Many businesses have a sales methodology they employ to ensure, ‘we are all singing from the same song sheet’! This process takes account of the essential components that are required to maintain consistency of the business.

The key stages of a sale, sometimes refered to as The Buying Cycle, could follow the client through  something like the following  stages:-

  • Awareness of Needs
  • Assessment of Alternatives
  • Allieviation of Risk
  • Decision
  • Achievement of Results

This critical process is often frowned upon by some, but is often the key to success of the campaign.

Travel Habit 3. Observe (Customer) Behaviour and Act Accordingly

We all know that no matter how efficient a traveller you are, there is always a time at the airport where it all slows down. Usually when you get to security. This area acts a bottleneck and more often than not the queues move very slowly. A system is only as efficient as the people who manage it and the customers who use it. There isn’t much you can do about the people who manage it (except rely on the fact that they are trained professionals and should know what they are doing). But as a customer using it, you can help to speed things up.

To make sure you use the 5 travel planning tips empty the contents of your pockets into your bags in advance of joining the security queue. Have your liquids in a clear plastic bag. Even better, if you don’t need to don’t bring any, you can often purchase anything that is is needed when you get to your destination.

Always have your laptop/tablet to hand, because everyone knows by now that they will ask you to remove it from your bag.

Sounds obvious I hear you say everyone knows that nowadays. Well next time you go through airport security just take a few moments and look around at the people looking surprised and even annoyed when security tells them they cannot take thier litre bottle of coke or 200 ml bottle of Old Spice after shave lotion onto the plane and they have to remove thier laptop/tablet from its case.

Finally, always study the queues before you join one. What you are looking for is the shortest queue, the queue full of single travellers, the queue that doesn’t contain families with multiple hand luggage bags, the queue that looks like it contains the most efficient travellers.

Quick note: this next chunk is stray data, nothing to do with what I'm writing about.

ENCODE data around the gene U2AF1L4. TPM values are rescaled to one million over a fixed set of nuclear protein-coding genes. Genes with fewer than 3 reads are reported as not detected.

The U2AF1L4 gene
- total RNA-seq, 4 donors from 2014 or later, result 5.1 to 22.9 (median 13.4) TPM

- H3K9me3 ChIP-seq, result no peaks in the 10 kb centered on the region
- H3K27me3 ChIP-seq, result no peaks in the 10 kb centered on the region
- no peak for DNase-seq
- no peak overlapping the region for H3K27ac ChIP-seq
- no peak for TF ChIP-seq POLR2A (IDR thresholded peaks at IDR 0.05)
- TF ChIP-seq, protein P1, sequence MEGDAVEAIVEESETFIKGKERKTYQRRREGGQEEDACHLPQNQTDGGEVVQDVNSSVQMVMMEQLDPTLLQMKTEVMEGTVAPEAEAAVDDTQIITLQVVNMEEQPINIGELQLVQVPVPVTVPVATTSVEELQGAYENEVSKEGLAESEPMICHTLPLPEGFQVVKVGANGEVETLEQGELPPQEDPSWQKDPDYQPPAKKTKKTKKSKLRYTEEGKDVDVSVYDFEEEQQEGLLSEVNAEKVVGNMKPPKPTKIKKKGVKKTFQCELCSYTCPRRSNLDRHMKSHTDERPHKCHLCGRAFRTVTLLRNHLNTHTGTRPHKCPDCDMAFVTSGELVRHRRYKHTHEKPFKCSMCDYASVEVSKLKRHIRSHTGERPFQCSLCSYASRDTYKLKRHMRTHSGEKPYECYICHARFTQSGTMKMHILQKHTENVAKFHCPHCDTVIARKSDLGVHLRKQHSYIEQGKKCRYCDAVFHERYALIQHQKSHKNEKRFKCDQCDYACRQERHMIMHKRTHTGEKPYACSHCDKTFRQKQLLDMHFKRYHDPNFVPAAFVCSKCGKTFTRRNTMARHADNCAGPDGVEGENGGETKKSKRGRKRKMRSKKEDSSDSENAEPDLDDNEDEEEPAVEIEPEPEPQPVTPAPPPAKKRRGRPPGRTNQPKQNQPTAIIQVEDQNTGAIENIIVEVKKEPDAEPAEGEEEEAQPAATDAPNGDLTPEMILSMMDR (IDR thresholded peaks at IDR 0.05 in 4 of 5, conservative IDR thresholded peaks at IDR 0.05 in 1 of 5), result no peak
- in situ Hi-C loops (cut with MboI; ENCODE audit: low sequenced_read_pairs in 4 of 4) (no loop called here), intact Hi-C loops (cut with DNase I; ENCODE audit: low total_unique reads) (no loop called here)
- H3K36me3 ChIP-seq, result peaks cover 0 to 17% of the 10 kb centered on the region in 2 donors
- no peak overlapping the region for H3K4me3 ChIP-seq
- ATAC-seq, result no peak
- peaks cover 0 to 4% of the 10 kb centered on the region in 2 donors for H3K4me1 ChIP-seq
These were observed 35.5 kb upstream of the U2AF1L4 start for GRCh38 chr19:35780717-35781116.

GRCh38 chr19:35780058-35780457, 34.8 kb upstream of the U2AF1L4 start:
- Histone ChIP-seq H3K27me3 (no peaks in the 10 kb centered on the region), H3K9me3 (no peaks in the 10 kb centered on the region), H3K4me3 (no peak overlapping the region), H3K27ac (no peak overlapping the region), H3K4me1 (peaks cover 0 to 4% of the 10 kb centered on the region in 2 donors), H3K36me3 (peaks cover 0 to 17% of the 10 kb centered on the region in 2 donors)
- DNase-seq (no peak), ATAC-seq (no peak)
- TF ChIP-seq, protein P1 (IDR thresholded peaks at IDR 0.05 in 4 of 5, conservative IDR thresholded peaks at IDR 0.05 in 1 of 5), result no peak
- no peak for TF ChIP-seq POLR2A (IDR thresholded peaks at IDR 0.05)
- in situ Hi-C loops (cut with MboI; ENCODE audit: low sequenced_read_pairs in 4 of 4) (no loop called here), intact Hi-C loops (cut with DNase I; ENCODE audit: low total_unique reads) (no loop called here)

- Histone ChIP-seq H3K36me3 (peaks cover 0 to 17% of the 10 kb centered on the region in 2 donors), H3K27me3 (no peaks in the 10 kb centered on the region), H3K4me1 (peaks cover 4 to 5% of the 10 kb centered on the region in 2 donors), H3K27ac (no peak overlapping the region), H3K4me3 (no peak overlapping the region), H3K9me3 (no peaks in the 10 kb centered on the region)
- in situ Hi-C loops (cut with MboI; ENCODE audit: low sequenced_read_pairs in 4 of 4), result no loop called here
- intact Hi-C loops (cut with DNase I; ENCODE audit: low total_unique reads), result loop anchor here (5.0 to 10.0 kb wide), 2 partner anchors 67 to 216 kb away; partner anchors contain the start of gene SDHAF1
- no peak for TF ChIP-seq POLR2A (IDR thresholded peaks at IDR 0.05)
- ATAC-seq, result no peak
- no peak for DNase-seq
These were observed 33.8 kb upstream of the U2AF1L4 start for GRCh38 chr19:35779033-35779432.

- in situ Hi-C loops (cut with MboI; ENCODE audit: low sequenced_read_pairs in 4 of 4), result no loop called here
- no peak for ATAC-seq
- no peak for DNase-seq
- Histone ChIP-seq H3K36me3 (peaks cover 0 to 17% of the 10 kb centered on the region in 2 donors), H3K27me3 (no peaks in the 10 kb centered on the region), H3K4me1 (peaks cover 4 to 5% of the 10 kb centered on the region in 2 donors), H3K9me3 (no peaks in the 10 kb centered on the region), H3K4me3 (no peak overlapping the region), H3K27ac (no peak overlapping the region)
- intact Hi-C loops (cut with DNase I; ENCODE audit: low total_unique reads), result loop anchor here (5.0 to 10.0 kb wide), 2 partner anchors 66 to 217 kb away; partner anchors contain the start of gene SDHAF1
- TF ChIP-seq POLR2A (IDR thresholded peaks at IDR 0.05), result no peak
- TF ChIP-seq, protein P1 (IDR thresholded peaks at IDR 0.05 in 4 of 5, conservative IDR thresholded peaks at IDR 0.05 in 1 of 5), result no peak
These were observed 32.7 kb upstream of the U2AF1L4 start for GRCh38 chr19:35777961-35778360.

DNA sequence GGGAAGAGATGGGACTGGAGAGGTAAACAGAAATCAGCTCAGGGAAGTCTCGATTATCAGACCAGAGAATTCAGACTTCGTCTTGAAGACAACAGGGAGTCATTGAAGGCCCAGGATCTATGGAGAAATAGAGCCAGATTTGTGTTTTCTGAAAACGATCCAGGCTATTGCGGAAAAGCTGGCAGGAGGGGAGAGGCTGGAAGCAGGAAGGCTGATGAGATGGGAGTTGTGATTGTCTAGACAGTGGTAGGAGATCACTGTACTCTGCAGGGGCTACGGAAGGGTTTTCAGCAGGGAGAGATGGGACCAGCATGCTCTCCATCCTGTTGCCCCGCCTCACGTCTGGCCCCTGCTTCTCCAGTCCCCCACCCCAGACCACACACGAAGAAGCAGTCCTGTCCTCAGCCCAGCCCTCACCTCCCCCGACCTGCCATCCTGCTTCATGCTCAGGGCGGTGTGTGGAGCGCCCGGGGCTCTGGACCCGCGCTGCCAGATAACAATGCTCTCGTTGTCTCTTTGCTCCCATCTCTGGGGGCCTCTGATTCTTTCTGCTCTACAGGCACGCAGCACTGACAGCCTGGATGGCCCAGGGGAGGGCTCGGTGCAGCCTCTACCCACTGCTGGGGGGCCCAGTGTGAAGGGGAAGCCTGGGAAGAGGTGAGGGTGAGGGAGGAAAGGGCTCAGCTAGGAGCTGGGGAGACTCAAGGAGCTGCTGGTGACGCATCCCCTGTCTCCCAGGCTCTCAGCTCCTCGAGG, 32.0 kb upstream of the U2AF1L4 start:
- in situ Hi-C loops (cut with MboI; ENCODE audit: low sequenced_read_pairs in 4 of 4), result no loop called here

How Does This Apply to Business?

When doing business with another person or company, understanding the dynamics of the situation is massively advantageous. Being aware of what lies ahead will help you to avoid unnecessary delays. Making sure that you regularly monitor your sales campaigns to ensure they are running at the optimum, streamlined level. Making sure that the team you have in place are trained, knowledgeable and good at what they do can facilitate efficiency in reaching targets. At any given moment you will face delays, but if the business is setup properly, with the right processes and methodologies in place  this need not negatively affect its activities.

It is also important to observe and understand customer behaviour in the following contexts:-





This will allow your business to adapt rapidly to customer requirements and market changes. Knowing the needs of your customers and the aims of clients is vital to customer retention and fully functional business relationships.

Travel Habit 4. Have A Frugal Mindset / Need vs Want

Once you have reached the departure lounge there will invariably be some waiting to be done. This is the point where the airport has realised that they have a captive audience. They have a large group of people who have nowhere to go and nothing to do until they fly out. Your drinks and toiletries have been removed by security so you have been primed to ‘need’ to buy more.

Now you are given the opportunity to do just that. And, because you have no option other than to buy from the shops situated in the departure lounges, the prices can be set just a little higher. It is at this point that you need will-power and a frugal mindset. Quite simply, you need to know what you need and separate it from what is just a purchase for the sake of having something to do.

As a business traveller, it is even better if you can get into the mindset of using this time to fire up the laptop and get some work done without the normal distractions that you would otherwise have in the outside world.